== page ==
What's the deal with Swing?

Bryan Sant bryan.sant at gmail.com
Tue Mar 28 23:40:04 MST 2006

On 3/28/06, ross at indessed.com <ross at indessed.com> wrote:
> [Chapter 1: Swing]
>I still don't think you can make your Swing app have XP-ish widgets today.

Yes you can.  Java 1.5 hooks into the Windows theme engine (this is
what Qt does too).  Swing's Windows look and feel looks EXACTLY like
Windows XP (any XP theme chosen, not just the default one).  Sun did a
poor job of emulating the GTK/Gnome themes in 1.4 and 1.5, but 1.6
will tie into the GTK theme engine similar to XP -- the expectation is
perfect fidelity with the native theme.

> Swing has been getting faster and faster (probably some to do with
> optimizations, and a lot to do with computers in general just getting faster).

Swing on the current 1.5 JVM is very acceptable, but the new 1.6 JVM
is going to take full advantage of hardware acceleration.  On Windows
the GUI will be painted by calls to Direct3D and OpenGL on Linux.  The
performance improvements are significant.

> running a Swing app on OS X or Linux, you're going to have a pretty good
> user experience. If you're running Swing on Windows, you'll still have a
> pretty good experience, but your app won't integrate well with the rest of
> the system--it will still be, quite obviously, a Java app.

The big focus for Java 1.6 is desktop integration.  The new JVM and
Swing API's will allow for much tighter integeration with the
underling platform.

Read more here:

> Also, a lot of people just don't like Java on the desktop for Java-specific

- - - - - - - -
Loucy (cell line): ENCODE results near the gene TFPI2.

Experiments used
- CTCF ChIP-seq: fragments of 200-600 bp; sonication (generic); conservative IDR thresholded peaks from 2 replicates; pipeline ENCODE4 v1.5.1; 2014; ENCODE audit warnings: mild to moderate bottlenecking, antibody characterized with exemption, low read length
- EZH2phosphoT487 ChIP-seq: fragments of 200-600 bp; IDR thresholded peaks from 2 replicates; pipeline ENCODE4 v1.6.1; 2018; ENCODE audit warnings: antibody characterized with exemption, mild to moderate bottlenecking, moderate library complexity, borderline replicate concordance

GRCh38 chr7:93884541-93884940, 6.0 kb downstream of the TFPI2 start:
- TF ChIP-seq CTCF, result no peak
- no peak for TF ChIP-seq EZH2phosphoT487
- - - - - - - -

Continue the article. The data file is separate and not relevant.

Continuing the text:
> reasons (usually JVM behaviors like eating memory for lunch or the slow
> launch time)

The memory hungry reputation of java is actually a misconception.  The
memory allocation that the OS reports that Java is using is inaccurate
because it counts all memory mapped files as taking up that amount of
space in RAM when in reality it isnt.  This is mostly an issue on
*nix.  Even though this isn't an actual problem, it is going to be
"fixed" in 1.6 as well.

Read more here:

As for slow launch/startup times, I think our last little performance
competion has show how far Java has come in startup time.  The JVM
starts up, loads its classes, verifies their security, compiles them
into native code, and executes in mere milliseconds.  Java startup
time will never be up with C/C++, but it isn't really an issue as of
1.5. 1.6 startup is even faster.  Also, 1.6 has a new splash screen
API that will throw up a splash screen instantly when your Swing app
launches so your users don't wait half a second before a splash comes


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